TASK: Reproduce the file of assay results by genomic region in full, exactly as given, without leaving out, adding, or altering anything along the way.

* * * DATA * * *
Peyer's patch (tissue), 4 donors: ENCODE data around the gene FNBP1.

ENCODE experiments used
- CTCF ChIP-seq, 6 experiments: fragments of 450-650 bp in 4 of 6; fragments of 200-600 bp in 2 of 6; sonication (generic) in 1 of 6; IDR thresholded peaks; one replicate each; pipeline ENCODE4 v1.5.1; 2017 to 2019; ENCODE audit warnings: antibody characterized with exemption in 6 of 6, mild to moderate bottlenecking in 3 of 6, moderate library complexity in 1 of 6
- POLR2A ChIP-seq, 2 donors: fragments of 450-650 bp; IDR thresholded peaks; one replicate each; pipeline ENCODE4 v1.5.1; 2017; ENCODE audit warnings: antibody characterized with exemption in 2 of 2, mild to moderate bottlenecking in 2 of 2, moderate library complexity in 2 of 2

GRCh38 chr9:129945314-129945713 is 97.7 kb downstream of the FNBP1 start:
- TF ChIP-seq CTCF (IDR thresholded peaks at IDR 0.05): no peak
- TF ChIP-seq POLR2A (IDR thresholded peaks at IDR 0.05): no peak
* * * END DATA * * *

Peyer's patch (tissue), 4 donors: ENCODE data around the gene FNBP1.

ENCODE experiments used
- CTCF ChIP-seq, 6 experiments: fragments of 450-650 bp in 4 of 6; fragments of 200-600 bp in 2 of 6; sonication (generic) in 1 of 6; IDR thresholded peaks; one replicate each; pipeline ENCODE4 v1.5.1; 2017 to 2019; ENCODE audit warnings: antibody characterized with exemption in 6 of 6, mild to moderate bottlenecking in 3 of 6, moderate library complexity in 1 of 6
- POLR2A ChIP-seq, 2 donors: fragments of 450-650 bp; IDR thresholded peaks; one replicate each; pipeline ENCODE4 v1.5.1; 2017; ENCODE audit warnings: antibody characterized with exemption in 2 of 2, mild to moderate bottlenecking in 2 of 2, moderate library complexity in 2 of 2

GRCh38 chr9:129945314-129945713 is 97.7 kb downstream of the FNBP1 start:
- TF ChIP-seq CTCF (IDR thresholded peaks at IDR 0.05): no peak
- TF ChIP-seq POLR2A (IDR thresholded peaks at IDR 0.05): no peak